Members of the research community have in recent years exhibited a growing interest in the analysis of gut microbes in the context of metabolism and the pace of aging. Some inroads are being made into better understanding helpful versus unhelpful microbial populations and behaviors, and how exactly their activities might influence health over the long term. It is unclear as to how large this influence is. Perhaps it is in the same ballpark as exercise, but perhaps not. The usual problems arise when comparing results between species, in that short-lived species have greater plasticity of life span, their length of life more readily extended or shortened in response to changing circumstances. It should be no great surprise to find that the practice of calorie restriction, well known to slow aging in near all species tested to date, induces changes in gut microbial populations that conform to alterations that are seen as being helpful for health in other contexts.
The gut microbiota (GM) largely derives nutrients from dietary intake. In this respect, a large number of studies have been reported on the variations of the GM composition occurring according to different diets. The majority of these studies have focused on the comparison of low vs. high energy density (i.e., high fat or high sugar) diets in animals fed ad libitum (AL), showing an increase in the Firmicutes/Bacteroidetes ratio and the proliferation of pro-inflammatory Proteobacteria in the latter condition.These changes occur rapidly and can be partially restored by reverting to the control diet. Animal experimental data also agree with observational studies in humans, where similar taxonomic features were found to be changed between obese and lean individuals.
In addition, the GM composition varies rapidly and significantly in response to macronutrient changes, even when equal numbers of calories are provided. This clearly suggests that the relative abundance of the specific GM members strongly depends on the quality of nutrients they have access to. Hence, given the strong relationship among diet, GM and health, there is a growing interest in developing novel dietary strategies to modulate the composition and, possibly, the metabolic functions of the GM.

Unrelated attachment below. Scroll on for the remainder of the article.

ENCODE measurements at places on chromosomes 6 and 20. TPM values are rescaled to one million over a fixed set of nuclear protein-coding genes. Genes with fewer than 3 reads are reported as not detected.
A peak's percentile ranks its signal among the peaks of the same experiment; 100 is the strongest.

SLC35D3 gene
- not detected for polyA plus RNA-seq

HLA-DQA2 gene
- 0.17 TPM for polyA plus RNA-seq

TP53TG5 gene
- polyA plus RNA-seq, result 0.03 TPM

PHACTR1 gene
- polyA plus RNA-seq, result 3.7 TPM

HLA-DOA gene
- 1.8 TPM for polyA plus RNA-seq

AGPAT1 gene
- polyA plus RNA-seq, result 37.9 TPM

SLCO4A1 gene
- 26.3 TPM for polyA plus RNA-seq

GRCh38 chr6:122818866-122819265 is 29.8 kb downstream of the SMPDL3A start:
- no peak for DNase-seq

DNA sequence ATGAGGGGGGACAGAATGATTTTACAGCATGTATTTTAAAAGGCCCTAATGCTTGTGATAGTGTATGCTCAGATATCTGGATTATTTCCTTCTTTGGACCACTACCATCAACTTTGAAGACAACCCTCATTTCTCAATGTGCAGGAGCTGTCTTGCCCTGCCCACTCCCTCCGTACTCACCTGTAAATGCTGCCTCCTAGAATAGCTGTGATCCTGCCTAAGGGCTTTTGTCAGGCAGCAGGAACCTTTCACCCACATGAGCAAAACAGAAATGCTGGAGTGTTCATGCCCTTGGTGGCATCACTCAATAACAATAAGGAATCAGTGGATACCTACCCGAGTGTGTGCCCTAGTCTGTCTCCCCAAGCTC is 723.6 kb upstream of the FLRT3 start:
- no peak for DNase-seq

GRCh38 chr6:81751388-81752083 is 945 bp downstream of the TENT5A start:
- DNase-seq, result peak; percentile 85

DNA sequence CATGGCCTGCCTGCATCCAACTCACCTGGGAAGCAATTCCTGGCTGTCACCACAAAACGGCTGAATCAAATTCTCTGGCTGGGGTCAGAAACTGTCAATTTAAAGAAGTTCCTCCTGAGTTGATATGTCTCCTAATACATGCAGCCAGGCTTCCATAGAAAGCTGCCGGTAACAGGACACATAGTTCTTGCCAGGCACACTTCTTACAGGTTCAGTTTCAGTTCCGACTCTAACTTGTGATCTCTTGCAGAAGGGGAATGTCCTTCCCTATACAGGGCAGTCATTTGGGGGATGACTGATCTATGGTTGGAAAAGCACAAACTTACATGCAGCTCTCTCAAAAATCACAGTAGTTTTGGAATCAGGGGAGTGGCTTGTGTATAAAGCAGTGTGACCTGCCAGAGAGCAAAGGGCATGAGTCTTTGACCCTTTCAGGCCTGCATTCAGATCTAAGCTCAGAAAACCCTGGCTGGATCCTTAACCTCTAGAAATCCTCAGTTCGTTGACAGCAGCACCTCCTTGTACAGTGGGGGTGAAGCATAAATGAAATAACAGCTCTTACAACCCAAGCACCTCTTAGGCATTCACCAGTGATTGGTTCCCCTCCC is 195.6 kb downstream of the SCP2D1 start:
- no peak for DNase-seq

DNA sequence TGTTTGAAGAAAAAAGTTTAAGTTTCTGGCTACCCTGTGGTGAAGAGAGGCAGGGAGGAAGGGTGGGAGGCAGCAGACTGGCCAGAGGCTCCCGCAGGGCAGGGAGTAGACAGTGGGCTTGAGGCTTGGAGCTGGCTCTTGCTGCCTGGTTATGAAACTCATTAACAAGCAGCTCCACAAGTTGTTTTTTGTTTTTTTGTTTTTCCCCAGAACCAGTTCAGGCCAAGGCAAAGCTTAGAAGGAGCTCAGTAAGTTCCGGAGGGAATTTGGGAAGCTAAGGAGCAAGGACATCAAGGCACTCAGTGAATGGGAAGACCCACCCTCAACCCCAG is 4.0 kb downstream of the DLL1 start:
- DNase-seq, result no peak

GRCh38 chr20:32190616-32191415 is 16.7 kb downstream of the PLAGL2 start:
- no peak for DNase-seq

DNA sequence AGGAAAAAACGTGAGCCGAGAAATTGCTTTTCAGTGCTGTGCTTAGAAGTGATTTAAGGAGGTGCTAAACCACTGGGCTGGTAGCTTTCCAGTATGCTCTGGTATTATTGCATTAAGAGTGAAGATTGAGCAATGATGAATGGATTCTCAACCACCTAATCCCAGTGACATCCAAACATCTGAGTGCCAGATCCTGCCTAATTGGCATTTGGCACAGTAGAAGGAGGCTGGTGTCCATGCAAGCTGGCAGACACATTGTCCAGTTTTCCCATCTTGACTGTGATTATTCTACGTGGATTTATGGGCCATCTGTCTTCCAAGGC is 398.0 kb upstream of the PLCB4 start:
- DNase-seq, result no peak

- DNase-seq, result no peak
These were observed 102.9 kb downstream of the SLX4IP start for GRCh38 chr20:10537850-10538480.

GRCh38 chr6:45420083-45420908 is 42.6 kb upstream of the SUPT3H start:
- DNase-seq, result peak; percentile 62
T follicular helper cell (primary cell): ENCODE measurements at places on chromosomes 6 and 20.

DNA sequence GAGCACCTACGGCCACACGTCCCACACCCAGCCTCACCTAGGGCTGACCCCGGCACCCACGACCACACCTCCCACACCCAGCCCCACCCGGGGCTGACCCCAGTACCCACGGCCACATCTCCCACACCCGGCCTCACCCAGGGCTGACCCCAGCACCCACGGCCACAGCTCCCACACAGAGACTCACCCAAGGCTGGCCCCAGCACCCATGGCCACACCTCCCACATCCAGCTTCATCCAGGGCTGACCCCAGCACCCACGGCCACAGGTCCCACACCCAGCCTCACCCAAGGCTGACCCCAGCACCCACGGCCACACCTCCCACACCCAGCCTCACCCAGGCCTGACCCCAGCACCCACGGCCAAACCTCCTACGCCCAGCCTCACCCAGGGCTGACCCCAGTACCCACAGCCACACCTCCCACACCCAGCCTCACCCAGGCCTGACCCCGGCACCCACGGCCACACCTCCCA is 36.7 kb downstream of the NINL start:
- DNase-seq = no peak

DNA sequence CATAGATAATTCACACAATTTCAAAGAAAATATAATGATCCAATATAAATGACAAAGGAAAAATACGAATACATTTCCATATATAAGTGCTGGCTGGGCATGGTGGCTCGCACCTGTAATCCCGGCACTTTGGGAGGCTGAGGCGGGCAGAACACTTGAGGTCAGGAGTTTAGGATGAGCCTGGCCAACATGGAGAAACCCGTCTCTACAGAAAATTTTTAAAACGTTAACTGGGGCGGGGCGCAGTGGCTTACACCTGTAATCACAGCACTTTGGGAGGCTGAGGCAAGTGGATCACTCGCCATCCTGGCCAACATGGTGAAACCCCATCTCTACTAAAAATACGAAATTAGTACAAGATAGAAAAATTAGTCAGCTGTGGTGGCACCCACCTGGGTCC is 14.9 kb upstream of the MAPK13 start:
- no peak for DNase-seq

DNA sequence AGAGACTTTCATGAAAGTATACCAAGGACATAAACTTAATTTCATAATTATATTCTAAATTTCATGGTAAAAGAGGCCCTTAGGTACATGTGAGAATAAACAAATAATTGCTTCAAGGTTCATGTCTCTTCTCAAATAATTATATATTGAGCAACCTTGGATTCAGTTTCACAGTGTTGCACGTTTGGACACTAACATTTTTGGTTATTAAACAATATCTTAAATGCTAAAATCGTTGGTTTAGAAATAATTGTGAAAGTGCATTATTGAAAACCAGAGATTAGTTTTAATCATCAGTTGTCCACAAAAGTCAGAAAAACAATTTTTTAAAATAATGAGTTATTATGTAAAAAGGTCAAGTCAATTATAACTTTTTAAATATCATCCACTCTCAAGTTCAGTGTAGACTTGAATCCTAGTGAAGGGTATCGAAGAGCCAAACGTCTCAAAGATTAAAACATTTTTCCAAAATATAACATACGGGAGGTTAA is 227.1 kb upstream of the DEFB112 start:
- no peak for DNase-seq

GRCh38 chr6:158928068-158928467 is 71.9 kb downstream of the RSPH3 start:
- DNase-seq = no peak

Among dietary interventions, caloric restriction (CR) is well known for the health-promoting impact on lipid metabolism and longevity. CR is generally applied without changing the macronutrient composition and solely reducing the caloric intake compared to the AL condition. As a consequence, in experimental models, caged individuals fed a CR diet consume completely their food and then fast for several hours before the next feed administration. We have recently reported that CR induces a rapid change (as early as after 3 weeks of CR) of the GM composition in young rats, that parallels a reduction of triglycerides and cholesterol levels in the blood, and that these changes are maintained up to mid age. In particular, a CR diet enabled the expansion of Lactobacillus rapidly and persistently up to adulthood. CR-induced variation of the GM composition might then play a role in helping extend lifespan and delay the onset of age-related disorders by preserving gut homeostasis. However, the precise biochemical changes the GM undergoes during CR are still undetermined, in the short and in the long term.
Here, we investigated the short- and long-term effects of CR on the rat GM using a metaproteogenomic approach. We show that a switch from ad libitum (AL) low fat diet to CR in young rats is able to induce rapid and deep changes in their GM metaproteomic profile, related to a reduction of the Firmicutes/Bacteroidetes ratio and an expansion of lactobacilli. Specifically, we observed a significant change in the expression of the microbial enzymes responsible for short-chain fatty acid biosynthesis, with CR boosting propionogenesis and limiting butyrogenesis and acetogenesis.